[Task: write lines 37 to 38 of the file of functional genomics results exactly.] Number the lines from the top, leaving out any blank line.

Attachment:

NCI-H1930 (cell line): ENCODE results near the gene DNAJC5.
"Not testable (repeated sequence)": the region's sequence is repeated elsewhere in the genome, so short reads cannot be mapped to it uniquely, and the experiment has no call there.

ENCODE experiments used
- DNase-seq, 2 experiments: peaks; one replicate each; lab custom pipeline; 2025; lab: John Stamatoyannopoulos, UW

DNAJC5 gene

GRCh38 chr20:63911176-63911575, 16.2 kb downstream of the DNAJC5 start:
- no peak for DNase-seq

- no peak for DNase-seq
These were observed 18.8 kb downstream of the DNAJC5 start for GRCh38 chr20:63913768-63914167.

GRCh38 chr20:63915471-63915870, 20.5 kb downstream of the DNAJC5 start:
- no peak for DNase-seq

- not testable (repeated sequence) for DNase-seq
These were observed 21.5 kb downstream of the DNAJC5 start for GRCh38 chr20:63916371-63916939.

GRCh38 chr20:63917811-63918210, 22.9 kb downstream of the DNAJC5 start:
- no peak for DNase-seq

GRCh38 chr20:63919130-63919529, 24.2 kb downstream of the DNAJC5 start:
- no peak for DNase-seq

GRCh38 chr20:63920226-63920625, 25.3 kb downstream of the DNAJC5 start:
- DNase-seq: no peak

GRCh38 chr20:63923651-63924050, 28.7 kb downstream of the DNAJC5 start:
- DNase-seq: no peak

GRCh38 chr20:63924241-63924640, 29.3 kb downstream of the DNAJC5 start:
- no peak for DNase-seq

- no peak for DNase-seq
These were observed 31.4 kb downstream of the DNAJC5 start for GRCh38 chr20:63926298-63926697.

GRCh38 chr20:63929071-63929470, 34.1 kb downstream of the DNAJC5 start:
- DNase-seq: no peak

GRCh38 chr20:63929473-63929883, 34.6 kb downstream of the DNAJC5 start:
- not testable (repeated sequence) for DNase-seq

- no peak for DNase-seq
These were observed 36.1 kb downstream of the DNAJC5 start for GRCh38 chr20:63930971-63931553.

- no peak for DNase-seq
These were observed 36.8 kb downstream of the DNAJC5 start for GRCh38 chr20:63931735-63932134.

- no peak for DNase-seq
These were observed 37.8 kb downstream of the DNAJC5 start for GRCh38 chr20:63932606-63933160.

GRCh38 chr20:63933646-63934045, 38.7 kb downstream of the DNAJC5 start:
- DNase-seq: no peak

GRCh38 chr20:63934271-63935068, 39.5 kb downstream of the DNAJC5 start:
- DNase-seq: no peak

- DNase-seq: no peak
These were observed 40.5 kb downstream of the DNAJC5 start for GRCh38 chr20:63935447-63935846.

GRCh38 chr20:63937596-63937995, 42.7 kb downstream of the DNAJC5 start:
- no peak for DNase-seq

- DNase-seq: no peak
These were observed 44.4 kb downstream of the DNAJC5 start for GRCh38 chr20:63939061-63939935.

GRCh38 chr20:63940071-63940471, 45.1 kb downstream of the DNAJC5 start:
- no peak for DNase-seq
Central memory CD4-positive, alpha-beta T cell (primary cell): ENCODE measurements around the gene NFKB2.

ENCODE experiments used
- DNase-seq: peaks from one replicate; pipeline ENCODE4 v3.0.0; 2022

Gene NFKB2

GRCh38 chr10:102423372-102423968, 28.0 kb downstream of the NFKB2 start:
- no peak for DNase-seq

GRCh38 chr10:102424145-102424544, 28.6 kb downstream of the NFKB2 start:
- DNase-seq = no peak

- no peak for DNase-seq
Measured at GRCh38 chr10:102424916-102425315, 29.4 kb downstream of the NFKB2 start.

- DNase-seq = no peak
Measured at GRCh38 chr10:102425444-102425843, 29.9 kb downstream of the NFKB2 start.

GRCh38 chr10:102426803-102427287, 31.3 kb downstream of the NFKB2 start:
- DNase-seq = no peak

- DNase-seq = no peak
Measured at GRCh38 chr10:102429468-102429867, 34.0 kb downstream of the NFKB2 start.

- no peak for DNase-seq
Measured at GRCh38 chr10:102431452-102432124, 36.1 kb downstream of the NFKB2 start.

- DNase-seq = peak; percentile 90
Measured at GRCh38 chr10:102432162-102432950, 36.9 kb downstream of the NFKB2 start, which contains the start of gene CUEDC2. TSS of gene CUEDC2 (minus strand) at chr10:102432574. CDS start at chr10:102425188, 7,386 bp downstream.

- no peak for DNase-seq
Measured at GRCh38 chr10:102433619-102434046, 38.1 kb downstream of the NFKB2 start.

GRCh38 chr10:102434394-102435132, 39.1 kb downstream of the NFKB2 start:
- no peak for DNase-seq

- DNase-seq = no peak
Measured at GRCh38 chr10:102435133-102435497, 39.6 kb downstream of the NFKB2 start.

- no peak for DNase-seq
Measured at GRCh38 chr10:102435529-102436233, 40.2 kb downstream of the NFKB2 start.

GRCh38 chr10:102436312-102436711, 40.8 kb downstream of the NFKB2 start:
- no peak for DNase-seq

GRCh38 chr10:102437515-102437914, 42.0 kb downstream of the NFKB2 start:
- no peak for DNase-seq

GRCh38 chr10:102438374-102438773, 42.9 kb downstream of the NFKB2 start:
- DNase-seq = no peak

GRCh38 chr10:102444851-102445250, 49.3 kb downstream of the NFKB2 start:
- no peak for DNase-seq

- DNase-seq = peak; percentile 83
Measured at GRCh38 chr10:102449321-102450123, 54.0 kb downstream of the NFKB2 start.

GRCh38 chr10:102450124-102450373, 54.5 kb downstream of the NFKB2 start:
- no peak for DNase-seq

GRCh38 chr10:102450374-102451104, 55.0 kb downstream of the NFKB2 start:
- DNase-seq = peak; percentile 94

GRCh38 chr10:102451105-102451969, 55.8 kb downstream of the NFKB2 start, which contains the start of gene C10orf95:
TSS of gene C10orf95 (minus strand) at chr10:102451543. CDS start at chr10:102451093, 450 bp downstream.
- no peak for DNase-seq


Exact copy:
- DNase-seq: no peak

GRCh38 chr20:63934271-63935068, 39.5 kb downstream of the DNAJC5 start: